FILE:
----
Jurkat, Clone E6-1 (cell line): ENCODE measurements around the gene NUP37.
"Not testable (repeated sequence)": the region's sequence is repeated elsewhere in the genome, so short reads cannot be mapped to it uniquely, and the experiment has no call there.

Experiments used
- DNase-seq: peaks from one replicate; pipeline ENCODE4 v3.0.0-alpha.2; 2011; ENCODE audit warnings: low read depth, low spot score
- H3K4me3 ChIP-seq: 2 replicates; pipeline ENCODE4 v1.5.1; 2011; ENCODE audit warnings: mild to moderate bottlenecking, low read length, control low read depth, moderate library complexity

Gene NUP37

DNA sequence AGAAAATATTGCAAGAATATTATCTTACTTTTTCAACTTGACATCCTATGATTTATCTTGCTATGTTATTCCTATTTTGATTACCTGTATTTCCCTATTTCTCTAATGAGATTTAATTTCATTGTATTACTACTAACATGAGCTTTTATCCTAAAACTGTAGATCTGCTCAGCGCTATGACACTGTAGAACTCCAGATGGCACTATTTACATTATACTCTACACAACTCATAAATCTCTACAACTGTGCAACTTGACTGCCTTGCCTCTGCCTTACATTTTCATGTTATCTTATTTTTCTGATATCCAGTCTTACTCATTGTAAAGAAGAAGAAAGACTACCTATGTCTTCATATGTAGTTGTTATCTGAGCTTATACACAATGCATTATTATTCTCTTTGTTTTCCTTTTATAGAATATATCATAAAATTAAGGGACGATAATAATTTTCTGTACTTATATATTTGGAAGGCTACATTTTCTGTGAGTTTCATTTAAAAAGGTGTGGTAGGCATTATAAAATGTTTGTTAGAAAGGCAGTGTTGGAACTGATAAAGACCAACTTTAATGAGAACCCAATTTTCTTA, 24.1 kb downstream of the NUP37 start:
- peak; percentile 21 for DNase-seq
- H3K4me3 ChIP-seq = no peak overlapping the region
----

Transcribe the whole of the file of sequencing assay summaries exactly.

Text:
Jurkat, Clone E6-1 (cell line): ENCODE measurements around the gene NUP37.
"Not testable (repeated sequence)": the region's sequence is repeated elsewhere in the genome, so short reads cannot be mapped to it uniquely, and the experiment has no call there.

Experiments used
- DNase-seq: peaks from one replicate; pipeline ENCODE4 v3.0.0-alpha.2; 2011; ENCODE audit warnings: low read depth, low spot score
- H3K4me3 ChIP-seq: 2 replicates; pipeline ENCODE4 v1.5.1; 2011; ENCODE audit warnings: mild to moderate bottlenecking, low read length, control low read depth, moderate library complexity

Gene NUP37

DNA sequence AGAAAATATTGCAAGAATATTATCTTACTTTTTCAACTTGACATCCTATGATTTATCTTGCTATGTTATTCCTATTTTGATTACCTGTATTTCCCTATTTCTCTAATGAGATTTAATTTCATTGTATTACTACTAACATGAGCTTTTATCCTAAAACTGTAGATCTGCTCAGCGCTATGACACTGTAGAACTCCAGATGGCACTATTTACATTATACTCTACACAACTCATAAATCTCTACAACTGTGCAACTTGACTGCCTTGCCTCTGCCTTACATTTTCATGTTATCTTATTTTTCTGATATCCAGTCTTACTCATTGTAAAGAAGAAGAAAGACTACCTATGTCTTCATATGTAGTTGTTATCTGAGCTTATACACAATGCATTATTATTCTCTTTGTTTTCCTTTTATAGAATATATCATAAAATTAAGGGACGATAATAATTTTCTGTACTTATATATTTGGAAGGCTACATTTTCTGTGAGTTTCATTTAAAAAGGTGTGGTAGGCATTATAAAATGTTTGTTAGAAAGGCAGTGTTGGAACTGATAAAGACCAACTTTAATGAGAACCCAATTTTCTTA, 24.1 kb downstream of the NUP37 start:
- peak; percentile 21 for DNase-seq
- H3K4me3 ChIP-seq = no peak overlapping the region